BYU Law Review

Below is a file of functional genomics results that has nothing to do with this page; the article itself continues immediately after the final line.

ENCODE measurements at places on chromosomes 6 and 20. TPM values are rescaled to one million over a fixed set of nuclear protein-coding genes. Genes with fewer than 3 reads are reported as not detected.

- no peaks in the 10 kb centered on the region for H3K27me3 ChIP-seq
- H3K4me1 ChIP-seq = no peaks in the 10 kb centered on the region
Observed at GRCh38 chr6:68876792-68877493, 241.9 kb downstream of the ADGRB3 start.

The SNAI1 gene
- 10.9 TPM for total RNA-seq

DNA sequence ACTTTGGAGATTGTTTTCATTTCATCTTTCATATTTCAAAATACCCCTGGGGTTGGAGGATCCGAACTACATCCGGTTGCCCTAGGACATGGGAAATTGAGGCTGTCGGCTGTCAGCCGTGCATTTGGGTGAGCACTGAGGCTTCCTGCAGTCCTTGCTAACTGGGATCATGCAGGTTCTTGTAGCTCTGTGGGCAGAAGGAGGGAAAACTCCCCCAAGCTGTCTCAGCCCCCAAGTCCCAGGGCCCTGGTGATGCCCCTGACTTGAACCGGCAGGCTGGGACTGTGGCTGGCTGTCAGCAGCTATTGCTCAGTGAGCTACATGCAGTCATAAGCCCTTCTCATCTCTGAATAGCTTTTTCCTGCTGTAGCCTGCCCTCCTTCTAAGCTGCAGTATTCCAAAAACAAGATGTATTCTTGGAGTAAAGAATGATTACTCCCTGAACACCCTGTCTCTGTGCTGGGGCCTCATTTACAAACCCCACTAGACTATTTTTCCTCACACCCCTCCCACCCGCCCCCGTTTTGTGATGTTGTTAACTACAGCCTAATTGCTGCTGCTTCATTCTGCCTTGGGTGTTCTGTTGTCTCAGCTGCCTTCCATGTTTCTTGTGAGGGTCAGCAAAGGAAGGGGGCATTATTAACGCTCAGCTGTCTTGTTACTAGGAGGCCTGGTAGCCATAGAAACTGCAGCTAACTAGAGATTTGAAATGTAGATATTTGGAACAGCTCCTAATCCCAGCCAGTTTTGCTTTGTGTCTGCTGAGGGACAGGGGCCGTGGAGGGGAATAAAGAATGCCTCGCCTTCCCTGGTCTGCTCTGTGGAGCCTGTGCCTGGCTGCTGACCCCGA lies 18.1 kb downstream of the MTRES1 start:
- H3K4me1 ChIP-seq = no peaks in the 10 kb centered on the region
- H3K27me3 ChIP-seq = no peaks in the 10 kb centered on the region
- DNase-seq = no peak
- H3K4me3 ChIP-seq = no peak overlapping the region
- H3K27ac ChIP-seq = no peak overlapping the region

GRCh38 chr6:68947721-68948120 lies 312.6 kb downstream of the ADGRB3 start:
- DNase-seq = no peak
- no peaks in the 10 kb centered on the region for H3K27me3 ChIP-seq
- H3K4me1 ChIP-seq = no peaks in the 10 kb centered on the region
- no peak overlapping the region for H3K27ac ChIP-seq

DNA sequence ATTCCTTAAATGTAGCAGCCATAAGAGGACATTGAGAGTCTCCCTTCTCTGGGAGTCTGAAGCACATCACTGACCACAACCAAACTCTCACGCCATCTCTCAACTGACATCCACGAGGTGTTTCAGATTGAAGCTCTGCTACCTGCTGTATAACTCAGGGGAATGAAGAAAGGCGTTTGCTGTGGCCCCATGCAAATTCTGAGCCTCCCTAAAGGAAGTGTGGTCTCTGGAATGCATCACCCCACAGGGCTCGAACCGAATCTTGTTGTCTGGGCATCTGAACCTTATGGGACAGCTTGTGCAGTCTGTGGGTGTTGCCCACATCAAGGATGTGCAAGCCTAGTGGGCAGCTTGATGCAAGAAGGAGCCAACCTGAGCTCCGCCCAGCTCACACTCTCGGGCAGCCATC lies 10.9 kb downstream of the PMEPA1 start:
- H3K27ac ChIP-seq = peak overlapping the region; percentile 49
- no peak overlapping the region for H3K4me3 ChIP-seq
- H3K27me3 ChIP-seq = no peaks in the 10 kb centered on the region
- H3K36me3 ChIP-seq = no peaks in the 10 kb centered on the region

The prosecution of Democrat Congresswoman Corrine Brown for campaign corruption was perhaps the most significant and dramatic political trial ever to hit Northeast Florida—and that was before the Holy Spirit showed up and spoke to Juror 13 during deliberations. The Brown case is the springboard for the article’s focus on a juror’s right to religious liberty, one of the nation’s most precious constitutional rights. The Article addresses first principles behind the process of jury selection in the United States, as well as the importance and safeguarding of religious liberty in the U.S. Constitution. It then proposes six tenets to be contained within a proposed bill of rights for jurors: (1) the right to a religious identity (or not); (2) the right to be free from religious discrimination; (3) the right to religious accommodations during jury service; (4) the right to commune with a higher power; (5) the right to religious privacy; and (6) the right and duty to follow the law and not do wrong against others, even for religious reasons. The Article provides historical context and case examples that demonstrate the need for and exercise of the proposed rights, and it recommends adopting the bill of rights at all phases of jury selection and service.


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